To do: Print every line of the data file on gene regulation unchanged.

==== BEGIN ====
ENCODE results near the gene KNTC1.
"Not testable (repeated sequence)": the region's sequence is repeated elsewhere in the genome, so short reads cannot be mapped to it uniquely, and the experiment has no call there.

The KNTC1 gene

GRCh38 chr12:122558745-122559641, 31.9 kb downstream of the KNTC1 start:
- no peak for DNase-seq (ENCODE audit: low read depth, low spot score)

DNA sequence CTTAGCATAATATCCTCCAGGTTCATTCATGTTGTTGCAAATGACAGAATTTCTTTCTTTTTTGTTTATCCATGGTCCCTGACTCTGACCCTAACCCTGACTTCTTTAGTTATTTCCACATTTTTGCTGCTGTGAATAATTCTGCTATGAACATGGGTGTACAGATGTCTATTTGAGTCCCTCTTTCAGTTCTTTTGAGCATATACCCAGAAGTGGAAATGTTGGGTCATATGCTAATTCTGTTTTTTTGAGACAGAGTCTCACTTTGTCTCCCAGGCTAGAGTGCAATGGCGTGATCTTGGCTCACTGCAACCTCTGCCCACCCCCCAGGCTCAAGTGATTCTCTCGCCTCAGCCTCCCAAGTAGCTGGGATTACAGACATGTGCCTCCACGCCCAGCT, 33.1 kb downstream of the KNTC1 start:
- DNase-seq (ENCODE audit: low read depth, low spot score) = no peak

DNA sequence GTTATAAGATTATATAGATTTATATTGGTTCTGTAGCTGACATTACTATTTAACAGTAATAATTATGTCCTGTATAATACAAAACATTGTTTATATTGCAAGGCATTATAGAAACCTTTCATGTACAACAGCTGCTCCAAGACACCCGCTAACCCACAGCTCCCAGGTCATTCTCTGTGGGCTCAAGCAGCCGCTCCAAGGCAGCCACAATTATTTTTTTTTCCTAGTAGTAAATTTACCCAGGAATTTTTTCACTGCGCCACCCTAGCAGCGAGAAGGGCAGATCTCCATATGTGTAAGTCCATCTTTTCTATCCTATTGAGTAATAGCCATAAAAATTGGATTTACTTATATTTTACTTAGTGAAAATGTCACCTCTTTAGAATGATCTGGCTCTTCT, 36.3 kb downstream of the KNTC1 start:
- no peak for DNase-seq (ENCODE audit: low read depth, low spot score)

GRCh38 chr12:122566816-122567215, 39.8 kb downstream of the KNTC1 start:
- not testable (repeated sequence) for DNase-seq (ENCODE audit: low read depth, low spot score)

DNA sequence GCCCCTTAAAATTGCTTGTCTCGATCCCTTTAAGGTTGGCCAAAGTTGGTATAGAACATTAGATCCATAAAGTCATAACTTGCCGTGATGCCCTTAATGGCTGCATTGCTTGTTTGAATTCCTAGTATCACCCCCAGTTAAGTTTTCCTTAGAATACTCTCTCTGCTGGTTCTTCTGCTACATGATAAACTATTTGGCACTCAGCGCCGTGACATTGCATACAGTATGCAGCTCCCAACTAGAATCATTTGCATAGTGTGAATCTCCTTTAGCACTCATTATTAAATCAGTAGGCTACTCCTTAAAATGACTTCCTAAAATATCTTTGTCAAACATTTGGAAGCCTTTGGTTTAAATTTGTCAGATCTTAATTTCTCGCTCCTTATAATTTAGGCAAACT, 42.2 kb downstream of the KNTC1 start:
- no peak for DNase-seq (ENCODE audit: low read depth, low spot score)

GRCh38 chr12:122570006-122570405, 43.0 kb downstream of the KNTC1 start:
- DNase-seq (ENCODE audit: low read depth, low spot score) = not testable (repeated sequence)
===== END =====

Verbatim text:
ENCODE results near the gene KNTC1.
"Not testable (repeated sequence)": the region's sequence is repeated elsewhere in the genome, so short reads cannot be mapped to it uniquely, and the experiment has no call there.

The KNTC1 gene

GRCh38 chr12:122558745-122559641, 31.9 kb downstream of the KNTC1 start:
- no peak for DNase-seq (ENCODE audit: low read depth, low spot score)

DNA sequence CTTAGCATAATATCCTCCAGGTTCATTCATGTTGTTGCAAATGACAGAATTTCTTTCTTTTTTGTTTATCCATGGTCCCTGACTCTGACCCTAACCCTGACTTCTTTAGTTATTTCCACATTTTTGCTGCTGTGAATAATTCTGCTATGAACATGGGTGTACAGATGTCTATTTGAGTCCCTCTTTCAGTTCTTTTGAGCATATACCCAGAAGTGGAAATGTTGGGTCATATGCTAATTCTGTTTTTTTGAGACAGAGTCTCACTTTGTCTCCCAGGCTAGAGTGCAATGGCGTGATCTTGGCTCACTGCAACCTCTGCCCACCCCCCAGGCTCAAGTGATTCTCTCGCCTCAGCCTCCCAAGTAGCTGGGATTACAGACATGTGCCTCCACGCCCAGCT, 33.1 kb downstream of the KNTC1 start:
- DNase-seq (ENCODE audit: low read depth, low spot score) = no peak

DNA sequence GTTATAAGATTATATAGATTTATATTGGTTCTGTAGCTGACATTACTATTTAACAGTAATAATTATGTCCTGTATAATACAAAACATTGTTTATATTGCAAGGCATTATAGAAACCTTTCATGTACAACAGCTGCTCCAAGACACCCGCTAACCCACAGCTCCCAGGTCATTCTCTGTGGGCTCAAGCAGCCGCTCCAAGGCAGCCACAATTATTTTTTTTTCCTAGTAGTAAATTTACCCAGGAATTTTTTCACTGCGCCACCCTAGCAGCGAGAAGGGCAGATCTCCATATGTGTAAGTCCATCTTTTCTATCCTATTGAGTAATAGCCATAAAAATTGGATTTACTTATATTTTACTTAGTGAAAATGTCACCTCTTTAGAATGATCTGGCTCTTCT, 36.3 kb downstream of the KNTC1 start:
- no peak for DNase-seq (ENCODE audit: low read depth, low spot score)

GRCh38 chr12:122566816-122567215, 39.8 kb downstream of the KNTC1 start:
- not testable (repeated sequence) for DNase-seq (ENCODE audit: low read depth, low spot score)

DNA sequence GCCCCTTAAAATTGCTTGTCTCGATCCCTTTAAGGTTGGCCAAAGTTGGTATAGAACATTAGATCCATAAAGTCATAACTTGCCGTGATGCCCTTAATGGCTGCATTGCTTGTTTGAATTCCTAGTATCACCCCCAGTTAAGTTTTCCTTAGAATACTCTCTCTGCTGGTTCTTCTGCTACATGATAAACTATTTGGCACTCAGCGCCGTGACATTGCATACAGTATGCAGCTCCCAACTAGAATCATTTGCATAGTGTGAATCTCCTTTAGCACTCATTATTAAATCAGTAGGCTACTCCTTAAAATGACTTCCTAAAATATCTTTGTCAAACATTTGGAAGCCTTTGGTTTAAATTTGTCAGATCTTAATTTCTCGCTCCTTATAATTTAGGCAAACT, 42.2 kb downstream of the KNTC1 start:
- no peak for DNase-seq (ENCODE audit: low read depth, low spot score)

GRCh38 chr12:122570006-122570405, 43.0 kb downstream of the KNTC1 start:
- DNase-seq (ENCODE audit: low read depth, low spot score) = not testable (repeated sequence)